The NYTimes today has the last (please) word on the Susan Boyle phenomenon, and it is again about how “rational thought” is an oxymoron. Let’s look at what we all thought. We thought:

-she’s a frump; no, wait, she’s an angel
-Simon Cowell judged a book by its cover; me, I just changed my mind based on new data
-people use stereotypes all the time, except for me of course

Susan Boyle proves people are prejudiced. But people won’t change. “Proof” is pitifully weak when up against assumptions.

In business, I often think of Indiana Jones’ encounter with the intricately practiced Arabian master of the sword, threatening to bring years of skill and practice to bear on Indiana in the form of whirling cold steel.  Jones responds with a disgusted eye-roll—and a point blank shot from his .45.

Theory is the sword—so often outclassed by the blunt force of emotion, a far more powerful driver of human behavior.

Management theories that don’t take human reality into account are so much whistling in the wind.

The Ethical and Regulatory Morass of the Stanford Scandal

I didn’t start out looking for trouble.

But like the camera shots in a Sergio Leone western, every time the camera pulls back for perspective in the Stanford Investment Bank story, the plot changes.

But let’s begin at the beginning. You of course know Madoff–the man with the minus touch.

Now we have "Sir" Allen Stanford–let’s call him mini-Madoff. He’s head of the Stanford International Bank (SIB), now accused by the SEC of bilking about $1.8 billion through, what else, a Ponzi scheme. Based in Antigua, operated out of Mississippi and Texas, a very private management team.

SIB had an outside lawyer from the prestigious firm Proskauer, Rose. His name is Thomas Sjoblum. On February 10, in the SEC offices in Fort Worth, Texas, Mr. Sjoblum accompanied his client, SIB’s Chief Investment Officer Laura Pendergest-Holt, to a 4-hour deposition by her.

The next day, Mr. Sjoblum told the SIB folks he was resigning from the case.

Musta been one helluva testimony Ms. Pendergest-Holt gave, eh? So it would sound.

In a blackberry email to an SEC lawyer two days later, Sjoblum clarified:

"I disaffirm all prior oral and written representations made by me and my associates … to the SEC staff regarding Stanford Financial Group and its affiliates.”

For me, it all started with that funny word–“disaffirm.” In a blogpost on February 20 I said “disaffirm” was a tortured linguistic construct aimed at putting distance between telling the truth and technically not lying.

But then the real fun started. Pull the camera back a few feet.

I then separately heard from two lawyers for whom I have very high regard, suggesting I had been too hard on Sjoblom. They suggested Sjoblom was a whistle blower whose actions were principled, difficult and courageous.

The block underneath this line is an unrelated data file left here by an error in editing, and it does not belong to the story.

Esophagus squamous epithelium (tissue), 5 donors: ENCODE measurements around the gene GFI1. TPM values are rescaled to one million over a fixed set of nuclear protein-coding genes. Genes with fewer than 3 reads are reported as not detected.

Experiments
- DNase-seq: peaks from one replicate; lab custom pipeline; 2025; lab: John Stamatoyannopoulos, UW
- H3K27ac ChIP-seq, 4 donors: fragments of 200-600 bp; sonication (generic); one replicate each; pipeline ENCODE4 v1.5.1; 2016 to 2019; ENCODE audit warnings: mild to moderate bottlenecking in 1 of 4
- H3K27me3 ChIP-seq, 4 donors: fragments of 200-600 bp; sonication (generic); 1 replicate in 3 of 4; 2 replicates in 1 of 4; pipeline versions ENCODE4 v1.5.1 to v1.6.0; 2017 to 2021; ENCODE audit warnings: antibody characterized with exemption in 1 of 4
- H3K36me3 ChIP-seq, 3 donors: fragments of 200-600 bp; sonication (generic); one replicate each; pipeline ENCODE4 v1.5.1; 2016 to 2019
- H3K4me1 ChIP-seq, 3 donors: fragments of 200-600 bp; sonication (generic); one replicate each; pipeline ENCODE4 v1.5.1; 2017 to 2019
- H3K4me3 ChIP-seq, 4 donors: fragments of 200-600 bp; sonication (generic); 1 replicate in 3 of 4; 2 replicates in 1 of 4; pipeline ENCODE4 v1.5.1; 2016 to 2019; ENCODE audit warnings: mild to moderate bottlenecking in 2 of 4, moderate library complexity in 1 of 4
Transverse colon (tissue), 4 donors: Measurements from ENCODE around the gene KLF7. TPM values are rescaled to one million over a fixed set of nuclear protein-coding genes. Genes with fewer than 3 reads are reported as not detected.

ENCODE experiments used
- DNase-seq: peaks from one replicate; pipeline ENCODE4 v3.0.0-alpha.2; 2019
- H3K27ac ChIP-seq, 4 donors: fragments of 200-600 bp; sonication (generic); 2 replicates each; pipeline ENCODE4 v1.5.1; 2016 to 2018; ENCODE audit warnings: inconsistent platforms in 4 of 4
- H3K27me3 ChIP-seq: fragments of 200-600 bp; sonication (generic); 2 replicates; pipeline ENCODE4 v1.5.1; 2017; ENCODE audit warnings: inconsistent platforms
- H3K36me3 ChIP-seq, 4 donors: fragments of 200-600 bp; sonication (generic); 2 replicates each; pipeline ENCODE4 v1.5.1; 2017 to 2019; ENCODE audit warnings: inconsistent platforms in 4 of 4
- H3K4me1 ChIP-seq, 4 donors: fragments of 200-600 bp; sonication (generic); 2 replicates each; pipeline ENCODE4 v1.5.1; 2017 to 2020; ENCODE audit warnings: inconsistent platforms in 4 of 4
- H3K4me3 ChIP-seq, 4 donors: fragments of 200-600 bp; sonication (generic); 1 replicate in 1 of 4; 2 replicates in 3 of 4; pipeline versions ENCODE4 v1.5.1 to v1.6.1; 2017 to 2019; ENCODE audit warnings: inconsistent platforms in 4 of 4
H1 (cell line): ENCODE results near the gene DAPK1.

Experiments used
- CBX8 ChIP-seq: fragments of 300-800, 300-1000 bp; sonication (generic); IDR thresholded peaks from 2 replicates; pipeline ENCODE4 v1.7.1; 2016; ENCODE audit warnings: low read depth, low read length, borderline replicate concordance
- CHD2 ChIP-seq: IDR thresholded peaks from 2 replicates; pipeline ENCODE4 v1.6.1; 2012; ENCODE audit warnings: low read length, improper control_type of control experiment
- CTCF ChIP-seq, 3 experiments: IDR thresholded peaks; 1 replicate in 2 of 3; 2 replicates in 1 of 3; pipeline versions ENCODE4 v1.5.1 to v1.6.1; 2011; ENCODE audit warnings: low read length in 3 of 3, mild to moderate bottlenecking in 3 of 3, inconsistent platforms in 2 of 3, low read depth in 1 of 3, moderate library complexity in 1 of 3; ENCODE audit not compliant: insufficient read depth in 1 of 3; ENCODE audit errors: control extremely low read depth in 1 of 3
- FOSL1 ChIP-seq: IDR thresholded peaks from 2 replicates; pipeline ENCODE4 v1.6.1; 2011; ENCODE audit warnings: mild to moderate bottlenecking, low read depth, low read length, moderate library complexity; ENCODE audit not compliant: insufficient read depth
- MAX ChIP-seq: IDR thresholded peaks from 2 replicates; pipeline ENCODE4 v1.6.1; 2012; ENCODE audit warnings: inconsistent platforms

They were not alone. The blog AmLaw Daily had written the day before:

…Sjoblom…sniffed out the fraud, withdrew his representation, and told federal investigators he essentially took back everything he had told to them in recent weeks…

Am Law Daily contacted a number of legal ethics experts to discuss Sjoblom’s decision to come clean about a client’s alleged frauds–especially given the possibility that in doing so, he disclosed confidential client information to the government…

Experts said Sjoblom did precisely the right thing–and, more importantly, that the federal Sarbanes-Oxley Act likely made his decision much easier than it otherwise might have been.

"He [Sjoblom] did the right thing here," says Stephen Gillers, a legal ethics expert at New York University School of Law.

I started looking for crow to eat. Until, that is, I read the Memphis Daily News account of what actually happened at that February 10 SEC deposition.

By the SEC’s own notes, Sjoblom came out swinging—asking if the SEC had yet referred the case to Justice, arguing that the SEC didn’t have geographic jurisdiction, arguing that the (allegedly) bogus CDs Stanford sold were not “securities” under the relevant legal definition.


Suddenly the aspiring Hollywood screenwriter in my head switched stereotypes: this was not the plot for the courageous whistle blower movie. This was the script for the B "mob lawyer" movie. Could he really have had a Saul on the road to Damascus conversion in one afternoon?

So–what happened in that room? Did Ms. Pendergest-Holt really drop a bombshell that blindsided Sjoblom? Or did Sjoblom do a Claude Raines (“I am shocked, shocked! to discover my client has lied to me for years about billions of dollars!”)? Incidentally, Ms. Pendergest-Holt was arrested by the FBI a few days later.

Let’s pull the camera way back.

Attorney Sjoblom is an ex-assistant chief litigation counsel in the SEC’s Division of Enforcement. On February 10 he aggressively explores defenses for SIB just before Pendergest-Holt comes on and says things that get her arrested. The next day he resigns.

The obvious question becomes, ‘What did Sjoblom know, and when did he know it?’ Of course I don’t know, but let’s consider what Sjoblom might have known:

  1. In 2003, a whistle blower case against Stanford was brought in front of the NASD (FINRA’s predecessor).
  2. In fact, according to Henry Blodget, "at least five former Stanford employees told the SEC they thought Stanford was running a Ponzi scheme, from 2003 on."
  3. A January 2008 lawsuit was filed against Stanford alleging endemic lack of compliance.